Airlines, Travel Industry React to Latest Travel Restrictions

It was, to say the least, an extraordinary day on Wednesday as the country continues to grapple with the spread of COVID-19.

The virus touched virtually every aspect of life in one incredible eight-hour span.

– The National Basketball Association abruptly suspended its season after the final game on Wednesday after a player from the Utah Jazz had a preliminary positive test for the coronavirus.

– New York City officials canceled the revered St. Patrick’s Day Parade on Fifth Ave, the first time in 258 years. The parade is so established it is older than the United States.

– In Chicago, there will be no pub crawl and no dyeing the Chicago River green – the city also canceled its annual St. Patrick’s Day parade.

– The National Collegiate Athletic Association announced that its wildly popular men’s and women’s basketball tournaments – three weeks known as ‘March Madness’ – will still be played but no fans will be permitted inside any arena during the length of the tournament.

All of those affect travel in one way or another.

But perhaps the most startling news – and certainly the most troubling to the airline industry – came during President Trump’s address to the nation from the Oval Office on Wednesday night. To combat the spread of the virus in the U.S., and on the heels of the World Health Organization declaring COVID-19 a global pandemic, the president has suspended travel from 26 European countries to the United States starting at midnight on Friday, March 13. The United Kingdom was not part of the banned nations.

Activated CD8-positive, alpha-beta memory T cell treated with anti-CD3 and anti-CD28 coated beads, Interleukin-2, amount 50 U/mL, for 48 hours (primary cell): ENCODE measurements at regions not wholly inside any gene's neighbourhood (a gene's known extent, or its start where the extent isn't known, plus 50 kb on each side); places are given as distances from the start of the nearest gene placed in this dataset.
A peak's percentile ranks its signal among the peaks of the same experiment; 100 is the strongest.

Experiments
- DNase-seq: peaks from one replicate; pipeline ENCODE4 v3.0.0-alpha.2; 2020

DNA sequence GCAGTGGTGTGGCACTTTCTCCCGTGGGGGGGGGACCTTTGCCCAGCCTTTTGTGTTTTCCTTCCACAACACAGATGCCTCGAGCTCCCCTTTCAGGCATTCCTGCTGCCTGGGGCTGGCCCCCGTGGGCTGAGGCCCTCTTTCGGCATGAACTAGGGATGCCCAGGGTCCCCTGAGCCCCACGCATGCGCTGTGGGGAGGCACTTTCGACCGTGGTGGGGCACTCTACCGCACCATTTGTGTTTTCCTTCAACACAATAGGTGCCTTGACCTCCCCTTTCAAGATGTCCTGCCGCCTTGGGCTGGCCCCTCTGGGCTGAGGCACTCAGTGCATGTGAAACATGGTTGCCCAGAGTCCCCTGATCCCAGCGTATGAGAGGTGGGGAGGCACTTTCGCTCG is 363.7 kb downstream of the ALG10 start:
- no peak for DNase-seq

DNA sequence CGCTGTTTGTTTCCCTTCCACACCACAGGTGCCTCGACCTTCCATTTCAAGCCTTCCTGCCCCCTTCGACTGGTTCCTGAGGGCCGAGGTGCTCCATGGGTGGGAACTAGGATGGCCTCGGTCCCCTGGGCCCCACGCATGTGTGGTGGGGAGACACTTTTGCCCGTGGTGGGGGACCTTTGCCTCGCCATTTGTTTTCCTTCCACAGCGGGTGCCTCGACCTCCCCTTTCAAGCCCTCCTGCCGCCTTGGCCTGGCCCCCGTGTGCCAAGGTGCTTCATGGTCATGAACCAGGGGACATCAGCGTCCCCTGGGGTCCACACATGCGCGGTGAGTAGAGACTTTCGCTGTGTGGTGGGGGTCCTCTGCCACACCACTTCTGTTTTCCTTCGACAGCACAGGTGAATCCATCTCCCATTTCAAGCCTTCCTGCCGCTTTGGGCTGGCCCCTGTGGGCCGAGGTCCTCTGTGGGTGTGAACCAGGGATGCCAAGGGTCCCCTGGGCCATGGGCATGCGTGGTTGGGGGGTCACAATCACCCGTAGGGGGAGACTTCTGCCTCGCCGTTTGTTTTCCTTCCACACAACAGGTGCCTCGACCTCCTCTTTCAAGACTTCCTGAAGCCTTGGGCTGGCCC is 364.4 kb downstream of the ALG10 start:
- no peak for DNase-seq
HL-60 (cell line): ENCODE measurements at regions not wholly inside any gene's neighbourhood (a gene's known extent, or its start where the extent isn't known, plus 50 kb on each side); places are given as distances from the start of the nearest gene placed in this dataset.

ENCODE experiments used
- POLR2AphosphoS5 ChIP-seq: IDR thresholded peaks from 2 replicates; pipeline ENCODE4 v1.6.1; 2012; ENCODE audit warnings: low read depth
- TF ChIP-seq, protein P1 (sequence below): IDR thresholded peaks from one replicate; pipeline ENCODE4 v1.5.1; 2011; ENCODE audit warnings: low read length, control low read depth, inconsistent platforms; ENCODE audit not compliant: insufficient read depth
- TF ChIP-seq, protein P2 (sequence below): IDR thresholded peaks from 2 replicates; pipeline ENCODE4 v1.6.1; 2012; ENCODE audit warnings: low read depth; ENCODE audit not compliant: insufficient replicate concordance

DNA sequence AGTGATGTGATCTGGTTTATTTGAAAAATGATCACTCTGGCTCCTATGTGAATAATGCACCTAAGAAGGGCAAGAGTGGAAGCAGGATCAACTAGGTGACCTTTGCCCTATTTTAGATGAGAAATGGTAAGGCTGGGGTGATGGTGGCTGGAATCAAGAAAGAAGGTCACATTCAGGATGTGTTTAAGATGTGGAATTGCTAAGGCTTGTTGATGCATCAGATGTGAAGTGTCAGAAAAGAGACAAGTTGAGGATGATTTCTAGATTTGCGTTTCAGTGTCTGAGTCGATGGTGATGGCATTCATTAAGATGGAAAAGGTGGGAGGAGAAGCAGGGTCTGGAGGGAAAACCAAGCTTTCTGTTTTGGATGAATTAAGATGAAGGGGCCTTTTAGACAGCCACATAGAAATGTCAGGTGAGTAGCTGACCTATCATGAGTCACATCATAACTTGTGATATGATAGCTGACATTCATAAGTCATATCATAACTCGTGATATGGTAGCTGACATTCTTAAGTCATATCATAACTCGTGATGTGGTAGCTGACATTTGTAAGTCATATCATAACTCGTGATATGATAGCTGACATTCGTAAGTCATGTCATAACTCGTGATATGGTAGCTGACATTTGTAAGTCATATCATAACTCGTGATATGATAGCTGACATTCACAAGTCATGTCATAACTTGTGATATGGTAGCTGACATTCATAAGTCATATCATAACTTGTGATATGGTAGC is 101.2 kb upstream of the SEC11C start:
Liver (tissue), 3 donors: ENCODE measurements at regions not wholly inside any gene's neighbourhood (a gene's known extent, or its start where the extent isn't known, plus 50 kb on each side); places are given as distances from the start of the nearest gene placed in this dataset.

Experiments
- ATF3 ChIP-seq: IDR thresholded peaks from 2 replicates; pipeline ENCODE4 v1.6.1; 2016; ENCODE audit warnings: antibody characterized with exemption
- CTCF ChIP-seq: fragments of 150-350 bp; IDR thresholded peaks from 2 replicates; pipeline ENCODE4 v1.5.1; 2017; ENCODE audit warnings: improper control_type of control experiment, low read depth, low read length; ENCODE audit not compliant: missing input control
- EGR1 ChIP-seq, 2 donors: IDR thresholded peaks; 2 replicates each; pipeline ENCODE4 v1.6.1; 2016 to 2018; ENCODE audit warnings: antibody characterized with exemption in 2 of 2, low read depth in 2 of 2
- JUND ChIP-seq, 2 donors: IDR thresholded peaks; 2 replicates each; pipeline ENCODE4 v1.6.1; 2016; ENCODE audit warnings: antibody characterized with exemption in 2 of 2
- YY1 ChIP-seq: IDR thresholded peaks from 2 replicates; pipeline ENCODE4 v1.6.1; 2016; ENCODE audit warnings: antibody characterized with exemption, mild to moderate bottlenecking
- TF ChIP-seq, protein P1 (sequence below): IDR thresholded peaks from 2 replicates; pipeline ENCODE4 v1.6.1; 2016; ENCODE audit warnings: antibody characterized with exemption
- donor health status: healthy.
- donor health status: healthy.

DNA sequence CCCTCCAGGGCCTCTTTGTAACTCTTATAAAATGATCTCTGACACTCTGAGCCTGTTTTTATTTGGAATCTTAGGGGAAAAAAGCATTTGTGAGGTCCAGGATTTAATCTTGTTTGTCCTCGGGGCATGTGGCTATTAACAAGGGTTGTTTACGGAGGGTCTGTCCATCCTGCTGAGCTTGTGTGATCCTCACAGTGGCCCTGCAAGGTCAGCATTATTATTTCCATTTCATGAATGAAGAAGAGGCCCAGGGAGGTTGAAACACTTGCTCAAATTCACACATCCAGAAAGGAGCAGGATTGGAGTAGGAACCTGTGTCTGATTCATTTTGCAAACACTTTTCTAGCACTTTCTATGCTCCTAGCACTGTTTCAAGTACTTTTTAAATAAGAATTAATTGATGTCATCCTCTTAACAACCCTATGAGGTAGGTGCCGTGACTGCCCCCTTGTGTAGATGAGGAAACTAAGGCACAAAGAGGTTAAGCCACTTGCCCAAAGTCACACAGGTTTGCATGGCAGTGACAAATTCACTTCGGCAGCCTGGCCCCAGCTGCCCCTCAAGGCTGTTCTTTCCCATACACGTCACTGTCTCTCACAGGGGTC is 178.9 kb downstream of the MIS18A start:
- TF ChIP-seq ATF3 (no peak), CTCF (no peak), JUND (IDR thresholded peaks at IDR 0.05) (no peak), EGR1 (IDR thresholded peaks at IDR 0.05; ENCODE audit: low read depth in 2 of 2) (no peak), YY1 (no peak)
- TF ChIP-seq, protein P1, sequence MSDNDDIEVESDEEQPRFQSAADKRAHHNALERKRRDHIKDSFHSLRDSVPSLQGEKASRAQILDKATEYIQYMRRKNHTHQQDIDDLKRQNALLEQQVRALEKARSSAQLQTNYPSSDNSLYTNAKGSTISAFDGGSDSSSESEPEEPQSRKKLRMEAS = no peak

Immediately, the reaction has been palpable.

U.S. stock futures plummeted overnight, falling more than 1,000 points or 4.6 percent. When the markets opened this morning at 9:30 EDT, the Dow Jones dropped more than 1,700 points and within six minutes the so-called “circuit breaker” implemented by the New York Stock Exchange to temporarily halt trading for 15 minutes kicked in.

Not that they have a choice, but the airlines all said they will comply with Trump’s directive.

“At this point, all I can say is that we will comply with the administration’s announcement,” United Airlines spokesman Frank Benenati told CNN.

“The safety and health of our customers and employees is always our highest priority,” said Delta Air Lines spokeswoman Elizabeth Ninomiya in a statement. “Delta has and will continue to quickly make adjustments to service, as needed, in response to government travel directive.”

American Airlines said it is in contact with government officials to further understand and comply with the directive.

The airlines are expecting a precipitous drop in business and Trump talked about making financial help available from the government along the lines of the bailout after the Sept. 11, 2001 attacks. He did not elaborate, however.

The transatlantic routes for airlines are among the most lucrative, something Airlines For America President and CEO Nicholas E. Calio said in a statement. Airlines For America is the umbrella lobby group for the airline industry.

While commending Trump for his “decisive action,” Calio said “the unforeseen outbreak of the coronavirus has directly impacted the U.S. airline industry, which is critical to the U.S. and global economies. This action will hit U.S. airlines, their employees, travelers and the shipping public extremely hard. However, we respect the need to take this unprecedented action and appreciate the Administration’s commitment to facilitate travel and trade.”

According to the International Air Transport Association (IATA), the aviation industry could lose around $63 billion if the viral infection is contained in the countries currently experiencing confirmed cases.

Ralph Hollister, Travel & Tourism Analyst at GlobalData, a leading data and analytics company, said a travel ban now might be too little too late.